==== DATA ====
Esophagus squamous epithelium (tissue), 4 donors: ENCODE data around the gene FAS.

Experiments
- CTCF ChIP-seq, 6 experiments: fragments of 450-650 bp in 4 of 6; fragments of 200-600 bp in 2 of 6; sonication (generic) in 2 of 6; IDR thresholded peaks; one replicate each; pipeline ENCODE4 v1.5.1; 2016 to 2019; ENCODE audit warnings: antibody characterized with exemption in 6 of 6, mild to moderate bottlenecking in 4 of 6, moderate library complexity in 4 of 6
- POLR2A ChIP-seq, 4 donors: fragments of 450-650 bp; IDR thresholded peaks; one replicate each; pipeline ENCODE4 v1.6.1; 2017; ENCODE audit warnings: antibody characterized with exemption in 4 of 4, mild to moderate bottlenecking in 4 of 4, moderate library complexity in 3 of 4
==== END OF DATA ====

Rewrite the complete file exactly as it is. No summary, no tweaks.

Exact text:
Esophagus squamous epithelium (tissue), 4 donors: ENCODE data around the gene FAS.

Experiments
- CTCF ChIP-seq, 6 experiments: fragments of 450-650 bp in 4 of 6; fragments of 200-600 bp in 2 of 6; sonication (generic) in 2 of 6; IDR thresholded peaks; one replicate each; pipeline ENCODE4 v1.5.1; 2016 to 2019; ENCODE audit warnings: antibody characterized with exemption in 6 of 6, mild to moderate bottlenecking in 4 of 6, moderate library complexity in 4 of 6
- POLR2A ChIP-seq, 4 donors: fragments of 450-650 bp; IDR thresholded peaks; one replicate each; pipeline ENCODE4 v1.6.1; 2017; ENCODE audit warnings: antibody characterized with exemption in 4 of 4, mild to moderate bottlenecking in 4 of 4, moderate library complexity in 3 of 4